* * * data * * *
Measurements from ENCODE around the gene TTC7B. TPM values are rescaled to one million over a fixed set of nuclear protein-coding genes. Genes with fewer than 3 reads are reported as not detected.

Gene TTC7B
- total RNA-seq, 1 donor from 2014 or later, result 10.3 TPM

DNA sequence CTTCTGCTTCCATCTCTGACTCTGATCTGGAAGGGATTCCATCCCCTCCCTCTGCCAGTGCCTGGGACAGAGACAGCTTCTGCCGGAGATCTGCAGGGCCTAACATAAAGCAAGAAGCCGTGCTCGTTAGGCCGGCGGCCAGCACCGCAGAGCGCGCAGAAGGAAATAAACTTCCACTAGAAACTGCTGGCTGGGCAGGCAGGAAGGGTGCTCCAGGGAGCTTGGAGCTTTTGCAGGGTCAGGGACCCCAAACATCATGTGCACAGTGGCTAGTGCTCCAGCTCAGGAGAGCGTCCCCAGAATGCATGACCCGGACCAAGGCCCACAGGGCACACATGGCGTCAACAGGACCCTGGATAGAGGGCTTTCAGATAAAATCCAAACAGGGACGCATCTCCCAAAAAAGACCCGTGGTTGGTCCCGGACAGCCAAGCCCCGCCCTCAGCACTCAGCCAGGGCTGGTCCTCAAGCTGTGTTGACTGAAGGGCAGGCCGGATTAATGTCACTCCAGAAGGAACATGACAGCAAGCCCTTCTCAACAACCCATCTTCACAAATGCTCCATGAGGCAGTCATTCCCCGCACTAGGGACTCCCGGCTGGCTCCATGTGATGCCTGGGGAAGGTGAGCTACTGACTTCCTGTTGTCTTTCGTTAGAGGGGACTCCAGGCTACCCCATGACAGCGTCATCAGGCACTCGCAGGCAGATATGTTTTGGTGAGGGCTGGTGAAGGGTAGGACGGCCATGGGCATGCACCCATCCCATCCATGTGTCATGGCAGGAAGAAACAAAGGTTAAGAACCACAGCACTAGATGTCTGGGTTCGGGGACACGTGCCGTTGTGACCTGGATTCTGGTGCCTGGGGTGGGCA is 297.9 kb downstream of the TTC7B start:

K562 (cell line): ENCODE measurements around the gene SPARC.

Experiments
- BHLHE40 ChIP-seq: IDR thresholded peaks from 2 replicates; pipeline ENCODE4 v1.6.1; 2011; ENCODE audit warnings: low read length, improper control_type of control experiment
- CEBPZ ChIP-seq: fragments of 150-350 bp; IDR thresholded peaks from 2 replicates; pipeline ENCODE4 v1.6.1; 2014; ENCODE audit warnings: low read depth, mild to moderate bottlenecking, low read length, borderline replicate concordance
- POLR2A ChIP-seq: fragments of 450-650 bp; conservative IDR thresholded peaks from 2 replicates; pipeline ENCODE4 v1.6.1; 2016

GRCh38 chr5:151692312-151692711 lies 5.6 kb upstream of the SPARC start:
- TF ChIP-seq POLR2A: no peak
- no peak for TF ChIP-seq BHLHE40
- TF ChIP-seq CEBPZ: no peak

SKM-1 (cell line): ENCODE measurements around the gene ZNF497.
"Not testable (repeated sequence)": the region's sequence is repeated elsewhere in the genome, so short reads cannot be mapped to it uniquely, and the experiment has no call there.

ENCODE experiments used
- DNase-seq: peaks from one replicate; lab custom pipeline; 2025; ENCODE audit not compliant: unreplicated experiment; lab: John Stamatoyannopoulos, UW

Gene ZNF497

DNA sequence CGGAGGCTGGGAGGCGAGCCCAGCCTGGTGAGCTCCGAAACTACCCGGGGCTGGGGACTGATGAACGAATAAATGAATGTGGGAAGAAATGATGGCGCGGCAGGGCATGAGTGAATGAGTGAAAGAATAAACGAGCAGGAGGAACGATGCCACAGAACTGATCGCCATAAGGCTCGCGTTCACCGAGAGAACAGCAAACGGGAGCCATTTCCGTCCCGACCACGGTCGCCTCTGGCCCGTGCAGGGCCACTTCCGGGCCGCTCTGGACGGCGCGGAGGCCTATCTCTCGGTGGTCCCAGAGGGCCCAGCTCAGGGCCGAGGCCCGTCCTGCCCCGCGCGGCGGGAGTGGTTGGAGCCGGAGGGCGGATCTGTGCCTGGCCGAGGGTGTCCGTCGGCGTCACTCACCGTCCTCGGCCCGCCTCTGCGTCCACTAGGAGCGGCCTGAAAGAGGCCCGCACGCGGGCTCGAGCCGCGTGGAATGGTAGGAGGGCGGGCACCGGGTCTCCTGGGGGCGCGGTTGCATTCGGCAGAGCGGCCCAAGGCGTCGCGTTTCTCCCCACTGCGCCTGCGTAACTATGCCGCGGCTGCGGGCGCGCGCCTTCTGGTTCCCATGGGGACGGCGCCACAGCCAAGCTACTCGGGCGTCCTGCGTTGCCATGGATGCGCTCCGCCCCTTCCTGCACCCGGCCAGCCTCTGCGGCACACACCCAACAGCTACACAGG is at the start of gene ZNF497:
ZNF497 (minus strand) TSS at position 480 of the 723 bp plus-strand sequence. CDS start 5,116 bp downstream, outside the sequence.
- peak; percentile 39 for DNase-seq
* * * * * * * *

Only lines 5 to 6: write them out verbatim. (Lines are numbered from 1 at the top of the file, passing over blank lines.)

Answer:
K562 (cell line): ENCODE measurements around the gene SPARC.

Experiments